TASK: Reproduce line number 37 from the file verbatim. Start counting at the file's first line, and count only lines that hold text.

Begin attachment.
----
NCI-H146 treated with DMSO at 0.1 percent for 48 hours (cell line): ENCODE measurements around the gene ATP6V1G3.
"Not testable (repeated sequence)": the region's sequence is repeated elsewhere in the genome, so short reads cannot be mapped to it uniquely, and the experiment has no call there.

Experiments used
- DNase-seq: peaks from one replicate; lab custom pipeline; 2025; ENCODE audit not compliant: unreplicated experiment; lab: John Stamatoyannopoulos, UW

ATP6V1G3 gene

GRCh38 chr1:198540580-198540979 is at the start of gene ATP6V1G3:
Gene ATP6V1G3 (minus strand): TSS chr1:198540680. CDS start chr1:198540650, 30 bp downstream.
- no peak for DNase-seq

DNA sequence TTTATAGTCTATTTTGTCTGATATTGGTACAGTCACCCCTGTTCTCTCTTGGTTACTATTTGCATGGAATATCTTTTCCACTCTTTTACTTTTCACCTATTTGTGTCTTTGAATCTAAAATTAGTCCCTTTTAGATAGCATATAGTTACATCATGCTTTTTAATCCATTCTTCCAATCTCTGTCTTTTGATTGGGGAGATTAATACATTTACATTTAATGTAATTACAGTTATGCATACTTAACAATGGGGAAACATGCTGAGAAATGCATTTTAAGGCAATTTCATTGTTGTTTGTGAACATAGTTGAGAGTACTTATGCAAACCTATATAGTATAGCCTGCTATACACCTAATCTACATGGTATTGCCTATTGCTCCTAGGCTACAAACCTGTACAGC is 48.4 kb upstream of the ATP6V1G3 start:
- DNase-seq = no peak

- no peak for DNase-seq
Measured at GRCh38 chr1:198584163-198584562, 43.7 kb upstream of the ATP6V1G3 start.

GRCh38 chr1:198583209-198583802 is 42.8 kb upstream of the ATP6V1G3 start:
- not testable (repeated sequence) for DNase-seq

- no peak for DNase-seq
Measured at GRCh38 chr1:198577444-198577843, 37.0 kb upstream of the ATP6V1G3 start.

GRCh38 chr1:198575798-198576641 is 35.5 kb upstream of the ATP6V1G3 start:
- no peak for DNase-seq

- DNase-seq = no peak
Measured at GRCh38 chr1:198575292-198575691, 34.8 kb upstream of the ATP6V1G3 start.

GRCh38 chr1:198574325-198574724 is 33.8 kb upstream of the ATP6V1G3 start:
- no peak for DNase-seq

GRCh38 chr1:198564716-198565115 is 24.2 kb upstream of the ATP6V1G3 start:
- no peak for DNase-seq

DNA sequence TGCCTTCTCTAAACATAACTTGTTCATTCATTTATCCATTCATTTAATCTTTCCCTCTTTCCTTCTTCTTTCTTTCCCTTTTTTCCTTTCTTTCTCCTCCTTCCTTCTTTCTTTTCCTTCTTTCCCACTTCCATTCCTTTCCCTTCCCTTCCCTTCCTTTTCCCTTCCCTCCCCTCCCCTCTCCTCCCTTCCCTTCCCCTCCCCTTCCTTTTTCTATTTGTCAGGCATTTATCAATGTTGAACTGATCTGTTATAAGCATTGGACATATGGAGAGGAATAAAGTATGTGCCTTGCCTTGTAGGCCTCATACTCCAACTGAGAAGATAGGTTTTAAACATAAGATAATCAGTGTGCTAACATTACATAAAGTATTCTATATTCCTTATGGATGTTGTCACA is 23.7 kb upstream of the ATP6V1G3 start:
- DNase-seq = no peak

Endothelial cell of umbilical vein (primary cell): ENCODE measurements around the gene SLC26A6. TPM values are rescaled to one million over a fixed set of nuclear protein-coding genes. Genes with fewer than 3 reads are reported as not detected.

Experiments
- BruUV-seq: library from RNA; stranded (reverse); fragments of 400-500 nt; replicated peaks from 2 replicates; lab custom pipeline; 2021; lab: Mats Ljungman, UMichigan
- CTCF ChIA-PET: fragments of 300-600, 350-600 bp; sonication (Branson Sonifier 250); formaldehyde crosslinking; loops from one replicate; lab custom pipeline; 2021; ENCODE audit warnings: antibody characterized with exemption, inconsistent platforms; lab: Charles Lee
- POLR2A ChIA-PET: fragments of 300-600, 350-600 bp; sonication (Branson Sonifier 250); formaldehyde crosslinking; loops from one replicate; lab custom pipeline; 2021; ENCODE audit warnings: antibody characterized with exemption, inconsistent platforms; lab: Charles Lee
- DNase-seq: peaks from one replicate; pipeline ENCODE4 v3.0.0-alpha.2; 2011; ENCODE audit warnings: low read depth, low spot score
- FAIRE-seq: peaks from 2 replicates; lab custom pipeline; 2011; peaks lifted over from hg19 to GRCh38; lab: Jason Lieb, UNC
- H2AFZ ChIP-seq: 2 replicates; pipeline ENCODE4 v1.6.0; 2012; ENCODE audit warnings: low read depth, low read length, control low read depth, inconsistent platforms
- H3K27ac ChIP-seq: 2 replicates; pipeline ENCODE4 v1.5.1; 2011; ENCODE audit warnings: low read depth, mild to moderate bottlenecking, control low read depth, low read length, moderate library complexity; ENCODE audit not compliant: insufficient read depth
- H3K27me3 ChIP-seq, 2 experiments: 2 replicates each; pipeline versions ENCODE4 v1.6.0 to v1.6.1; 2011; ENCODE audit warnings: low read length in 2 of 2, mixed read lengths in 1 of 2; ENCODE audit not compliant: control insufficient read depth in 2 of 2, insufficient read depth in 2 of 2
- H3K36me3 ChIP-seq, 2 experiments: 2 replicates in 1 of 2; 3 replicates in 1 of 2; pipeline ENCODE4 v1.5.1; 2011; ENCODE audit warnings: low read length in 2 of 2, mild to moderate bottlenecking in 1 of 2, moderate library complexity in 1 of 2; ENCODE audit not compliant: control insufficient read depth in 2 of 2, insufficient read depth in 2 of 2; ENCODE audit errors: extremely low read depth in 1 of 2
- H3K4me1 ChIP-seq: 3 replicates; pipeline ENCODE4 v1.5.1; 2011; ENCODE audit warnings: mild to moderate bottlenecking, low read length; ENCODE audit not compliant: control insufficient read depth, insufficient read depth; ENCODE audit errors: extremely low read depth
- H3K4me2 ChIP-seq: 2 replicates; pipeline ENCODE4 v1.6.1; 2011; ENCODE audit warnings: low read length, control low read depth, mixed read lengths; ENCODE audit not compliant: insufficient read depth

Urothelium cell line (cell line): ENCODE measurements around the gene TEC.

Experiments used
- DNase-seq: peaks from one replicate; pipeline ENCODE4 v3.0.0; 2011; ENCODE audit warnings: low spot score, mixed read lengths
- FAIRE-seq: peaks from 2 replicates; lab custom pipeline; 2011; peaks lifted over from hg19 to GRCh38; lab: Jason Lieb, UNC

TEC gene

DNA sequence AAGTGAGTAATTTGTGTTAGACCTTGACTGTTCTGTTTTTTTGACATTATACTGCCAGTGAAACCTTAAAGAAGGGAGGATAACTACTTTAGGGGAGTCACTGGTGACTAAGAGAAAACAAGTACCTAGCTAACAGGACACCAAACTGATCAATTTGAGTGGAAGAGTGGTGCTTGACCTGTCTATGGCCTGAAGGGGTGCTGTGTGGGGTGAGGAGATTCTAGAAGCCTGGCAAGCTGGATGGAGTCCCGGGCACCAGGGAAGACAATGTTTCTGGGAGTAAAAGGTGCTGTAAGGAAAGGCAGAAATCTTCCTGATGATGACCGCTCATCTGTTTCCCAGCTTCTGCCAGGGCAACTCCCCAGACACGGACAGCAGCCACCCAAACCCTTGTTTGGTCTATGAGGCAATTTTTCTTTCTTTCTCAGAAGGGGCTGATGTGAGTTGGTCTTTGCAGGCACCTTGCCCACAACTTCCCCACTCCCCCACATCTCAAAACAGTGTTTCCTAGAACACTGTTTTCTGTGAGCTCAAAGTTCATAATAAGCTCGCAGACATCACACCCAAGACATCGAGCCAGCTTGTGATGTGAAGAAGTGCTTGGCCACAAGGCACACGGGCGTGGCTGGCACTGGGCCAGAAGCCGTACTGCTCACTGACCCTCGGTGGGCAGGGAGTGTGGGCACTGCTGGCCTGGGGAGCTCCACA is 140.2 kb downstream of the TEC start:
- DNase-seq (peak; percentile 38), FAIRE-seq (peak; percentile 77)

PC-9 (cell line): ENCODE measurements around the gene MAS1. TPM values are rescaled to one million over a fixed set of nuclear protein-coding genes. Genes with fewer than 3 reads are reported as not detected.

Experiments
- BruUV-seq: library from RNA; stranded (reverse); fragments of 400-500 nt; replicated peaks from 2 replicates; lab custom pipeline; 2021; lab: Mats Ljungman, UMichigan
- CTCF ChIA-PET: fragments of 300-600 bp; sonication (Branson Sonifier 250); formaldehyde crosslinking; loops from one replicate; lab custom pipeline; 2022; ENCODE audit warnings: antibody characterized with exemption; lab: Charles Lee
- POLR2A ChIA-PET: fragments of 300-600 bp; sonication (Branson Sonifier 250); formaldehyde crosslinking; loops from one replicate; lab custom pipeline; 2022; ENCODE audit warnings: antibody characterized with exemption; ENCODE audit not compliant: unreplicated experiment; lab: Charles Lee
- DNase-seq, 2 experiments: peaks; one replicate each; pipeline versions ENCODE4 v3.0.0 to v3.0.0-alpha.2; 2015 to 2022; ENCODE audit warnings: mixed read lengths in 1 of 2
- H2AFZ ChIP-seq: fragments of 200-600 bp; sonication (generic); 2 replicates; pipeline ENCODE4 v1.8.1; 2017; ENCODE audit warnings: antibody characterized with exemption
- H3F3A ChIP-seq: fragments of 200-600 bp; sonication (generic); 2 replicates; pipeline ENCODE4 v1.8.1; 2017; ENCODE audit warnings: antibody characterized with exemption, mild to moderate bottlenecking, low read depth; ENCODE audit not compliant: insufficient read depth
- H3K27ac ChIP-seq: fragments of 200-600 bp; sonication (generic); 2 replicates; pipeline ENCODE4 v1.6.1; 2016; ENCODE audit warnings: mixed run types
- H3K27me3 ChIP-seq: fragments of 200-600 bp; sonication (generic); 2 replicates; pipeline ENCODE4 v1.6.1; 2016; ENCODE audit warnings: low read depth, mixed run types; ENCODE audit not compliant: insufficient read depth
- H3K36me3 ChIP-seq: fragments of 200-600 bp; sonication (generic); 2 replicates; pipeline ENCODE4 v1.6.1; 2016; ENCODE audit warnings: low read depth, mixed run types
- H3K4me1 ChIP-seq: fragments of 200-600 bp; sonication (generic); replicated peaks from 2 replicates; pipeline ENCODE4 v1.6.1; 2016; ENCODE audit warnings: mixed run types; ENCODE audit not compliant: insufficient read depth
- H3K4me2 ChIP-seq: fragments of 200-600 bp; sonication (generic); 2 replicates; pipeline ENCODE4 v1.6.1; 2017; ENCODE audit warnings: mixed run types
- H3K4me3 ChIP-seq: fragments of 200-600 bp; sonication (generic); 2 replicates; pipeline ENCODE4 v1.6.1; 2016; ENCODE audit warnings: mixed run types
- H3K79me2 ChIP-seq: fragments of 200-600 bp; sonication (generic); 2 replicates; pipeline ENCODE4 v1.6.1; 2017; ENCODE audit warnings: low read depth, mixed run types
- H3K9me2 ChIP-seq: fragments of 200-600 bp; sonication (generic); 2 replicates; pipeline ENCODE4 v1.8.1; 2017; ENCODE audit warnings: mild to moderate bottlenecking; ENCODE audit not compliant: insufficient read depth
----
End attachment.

- H3K36me3 ChIP-seq, 2 experiments: 2 replicates in 1 of 2; 3 replicates in 1 of 2; pipeline ENCODE4 v1.5.1; 2011; ENCODE audit warnings: low read length in 2 of 2, mild to moderate bottlenecking in 1 of 2, moderate library complexity in 1 of 2; ENCODE audit not compliant: control insufficient read depth in 2 of 2, insufficient read depth in 2 of 2; ENCODE audit errors: extremely low read depth in 1 of 2